How do you build advocacy? A coalition joins with another coalition, and so on, and so on, until you have a chain strong enough to wrap around tires and take on winter ice and snow.
In the Capital Region, two coalitions met last week for their first joint event with a single goal: “To build leadership in union women,” according to Liz Moran, president of the Kate Mullany chapter of the Coalition of Labor Union Women (CLUW). She is also a national board member of CLUW.
“Members forget the value of their own voice,” she said.
The regional CLUW met with members of the Albany chapter of the Coalition of Black Trade Unionists (CBTU), led by Shana Davis.
“It’s everybody’s issues and not one. That word ‘solidarity’ comes back to the table. We have a bigger force,” Davis said.
True advocacy, she said, means talking to people, instead of speaking for them, so that way they are included.
“Don’t bring me in the room just because you need a black person, or because you need a woman,” she said. “That’s not what advocacy is all about. You need the best person for the job.”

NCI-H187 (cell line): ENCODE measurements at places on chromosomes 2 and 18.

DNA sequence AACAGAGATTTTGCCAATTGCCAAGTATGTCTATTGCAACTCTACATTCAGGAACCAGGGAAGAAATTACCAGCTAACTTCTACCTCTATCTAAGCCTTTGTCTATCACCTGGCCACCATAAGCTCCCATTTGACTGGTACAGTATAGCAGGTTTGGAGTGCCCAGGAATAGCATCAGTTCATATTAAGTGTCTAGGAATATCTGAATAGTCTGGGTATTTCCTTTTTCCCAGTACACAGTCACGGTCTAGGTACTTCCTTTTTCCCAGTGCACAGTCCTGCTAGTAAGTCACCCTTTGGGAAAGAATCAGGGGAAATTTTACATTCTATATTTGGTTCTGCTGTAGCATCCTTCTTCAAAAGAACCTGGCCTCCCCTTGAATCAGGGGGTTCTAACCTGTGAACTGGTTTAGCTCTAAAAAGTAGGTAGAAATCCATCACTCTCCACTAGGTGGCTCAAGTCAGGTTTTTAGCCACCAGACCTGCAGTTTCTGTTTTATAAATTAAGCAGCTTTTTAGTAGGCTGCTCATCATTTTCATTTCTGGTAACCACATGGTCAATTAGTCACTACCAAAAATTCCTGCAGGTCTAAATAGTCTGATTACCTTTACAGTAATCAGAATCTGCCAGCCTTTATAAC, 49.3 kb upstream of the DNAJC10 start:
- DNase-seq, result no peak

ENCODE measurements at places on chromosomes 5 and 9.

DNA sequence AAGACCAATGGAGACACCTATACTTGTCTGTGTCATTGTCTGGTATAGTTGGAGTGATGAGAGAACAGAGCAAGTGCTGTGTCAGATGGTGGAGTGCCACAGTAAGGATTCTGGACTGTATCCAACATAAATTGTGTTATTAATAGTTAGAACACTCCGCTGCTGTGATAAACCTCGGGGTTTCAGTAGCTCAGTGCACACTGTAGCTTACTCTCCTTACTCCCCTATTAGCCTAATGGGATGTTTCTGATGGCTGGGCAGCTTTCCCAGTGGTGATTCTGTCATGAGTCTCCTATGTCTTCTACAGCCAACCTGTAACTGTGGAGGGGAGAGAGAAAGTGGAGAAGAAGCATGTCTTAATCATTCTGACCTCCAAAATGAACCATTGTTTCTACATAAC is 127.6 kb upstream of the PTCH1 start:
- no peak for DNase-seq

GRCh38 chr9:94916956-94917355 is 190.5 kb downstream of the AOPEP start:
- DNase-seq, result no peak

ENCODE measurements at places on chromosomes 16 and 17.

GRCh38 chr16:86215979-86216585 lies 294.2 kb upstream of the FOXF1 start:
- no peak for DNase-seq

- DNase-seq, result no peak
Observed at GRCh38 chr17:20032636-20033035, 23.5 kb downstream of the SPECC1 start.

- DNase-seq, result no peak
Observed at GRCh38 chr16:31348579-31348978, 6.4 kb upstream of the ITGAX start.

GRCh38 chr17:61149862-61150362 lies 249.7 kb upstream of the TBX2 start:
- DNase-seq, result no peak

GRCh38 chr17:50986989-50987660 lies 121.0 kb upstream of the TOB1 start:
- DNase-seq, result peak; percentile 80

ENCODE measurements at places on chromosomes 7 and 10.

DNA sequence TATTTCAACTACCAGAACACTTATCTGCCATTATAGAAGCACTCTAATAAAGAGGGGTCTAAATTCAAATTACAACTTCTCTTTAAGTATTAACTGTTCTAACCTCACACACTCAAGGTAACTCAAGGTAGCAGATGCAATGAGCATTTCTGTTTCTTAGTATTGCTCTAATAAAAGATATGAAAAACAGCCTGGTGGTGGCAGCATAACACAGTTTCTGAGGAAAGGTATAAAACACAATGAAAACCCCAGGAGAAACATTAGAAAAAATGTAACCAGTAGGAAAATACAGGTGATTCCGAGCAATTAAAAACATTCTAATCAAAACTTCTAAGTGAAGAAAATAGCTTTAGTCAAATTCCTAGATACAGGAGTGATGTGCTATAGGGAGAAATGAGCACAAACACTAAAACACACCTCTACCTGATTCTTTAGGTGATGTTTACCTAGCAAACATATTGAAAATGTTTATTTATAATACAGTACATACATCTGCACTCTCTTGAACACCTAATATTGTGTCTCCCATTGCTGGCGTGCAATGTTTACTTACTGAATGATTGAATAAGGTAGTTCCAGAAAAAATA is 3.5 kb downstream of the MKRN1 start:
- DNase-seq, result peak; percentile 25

As an advocate, she said, it is important not to discount other people’s experiences, nor to interpret them. “Listen and figure it out,” she said.
Part of being an ally is to understand your privilege, she said: i.e. What rights do I have and others don’t?
“Ask yourself: ‘Who have we let down? Who have we left out?'” Lovelady-Hall said.
“Once you get in, you reach back. Who did we leave out?” added Sandy Carner- Shafran, a School-Related Professional at Saratoga BOCES and a NYSUT board member. She is a past recipient of the American Federation of Teachers Shanker Pioneer Award.
“An advocate is an ally and that’s what a coalition is,” Lovelady-Hall said.
Alice Brody, a NYSUT staff retiree and a longtime activist in the labor movement, said she attended many awards dinners where it was only men getting awards. When she finally asked why women weren’t getting awards, she was met with the following response: “Name one!”
Brody brought the comment back to her friends, and they started a Bread and Roses awards program for women that lasted for many years in the Capital Region.
NYSUT has a “Not for Ourselves Alone” award presented each year to a woman activist.
Alan Lubin, executive vice president emeritus of NYSUT, informed the group about the threats to unionism in the Friedrich v. California case pending before the Supreme Court. The solution, he said, is internal organizing. Connecting with colleagues is key.
“The Koch brothers will tell you, ‘Save your union dues,'” Lubin said. “But people who know what unions deliver will stay.”
Reach out to members, he said, and keep educating them on the many facets of unionism. These include health and safety on the job, fair wages, having a voice in the workplace and social justice activism.